“Not all men.”

Not all men, but almost every single woman.

Ever since Sarah Everard’s murder, the 97% movement has been resurfacing all across the world and social media. Everard was raped and killed by a former London police officer, Wayne Couzens. Couzens had falsely arrested Everard, drove her 60 miles outside of the city, then proceeded to rape her, strangle her with his police belt, and set her body on fire. Unfortunately Everard wasn’t the only victim of Couzen; the officer had a background of raping and killing many other victims as well. Her abuse and death sparked movements in the UK, California, New York, and is spreading to places across the U.S. People have been wondering, “is the movement even necessary?” Yes, it is.

A recent study done by worldpopulationreview.com found that nearly 97% of women from the ages 18-24 have been sexually harassed or raped as of March 2021. To scale it down, that’s one in three women–too many women. The JHS Newspaper recently surveyed 54 students, ages ranging from 14 t0 19, at JHS. Of these students, 80% have been sexually harassed. These statistics are more than just a number; they’re a symbol of an entire generation of females fighting to put a stop to sexual harassment.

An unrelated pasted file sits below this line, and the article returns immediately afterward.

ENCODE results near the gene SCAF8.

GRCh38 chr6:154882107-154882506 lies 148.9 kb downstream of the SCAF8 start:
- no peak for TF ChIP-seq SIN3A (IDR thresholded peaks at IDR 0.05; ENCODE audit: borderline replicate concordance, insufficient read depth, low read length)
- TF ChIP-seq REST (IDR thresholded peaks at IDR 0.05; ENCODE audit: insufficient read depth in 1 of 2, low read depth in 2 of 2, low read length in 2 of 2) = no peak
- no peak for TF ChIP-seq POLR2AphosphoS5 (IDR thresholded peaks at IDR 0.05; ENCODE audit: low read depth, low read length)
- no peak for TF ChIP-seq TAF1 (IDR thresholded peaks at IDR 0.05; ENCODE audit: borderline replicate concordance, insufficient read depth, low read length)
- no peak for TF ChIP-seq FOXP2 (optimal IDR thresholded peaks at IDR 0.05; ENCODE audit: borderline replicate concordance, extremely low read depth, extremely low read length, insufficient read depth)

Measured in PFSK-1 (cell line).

The 97% movement has received some backlash from those who disagree with the movement. The #NotAllMen hashtag began, intended to silence female survivors, attacking them for generalizing men for their safety. A study from stoprape.com shows that 99% of sexual perpetrators are male, 91% of the victims being female. Our survey shows that 10.8% of the students surveyed at JHS have been raped. Girls have been taught from a young age, the unspoken rules in order to stay safe: text me when you leave and when you get home, pretend you’re talking on the phone, don’t walk alone, walk in well-lit areas, pour your own drink and don’t set it down, keep your keys between your fingers like weapons, and the list goes on and on. Girls were told to go change their clothes, while boys were told to go play.

Men don’t have to take the same safety measures women do, which is exactly why the 97% movement is so important. 97% is too much, too many women. Too many friends, sisters, daughters, and mothers. Spread the word to #StopRape, because no means no.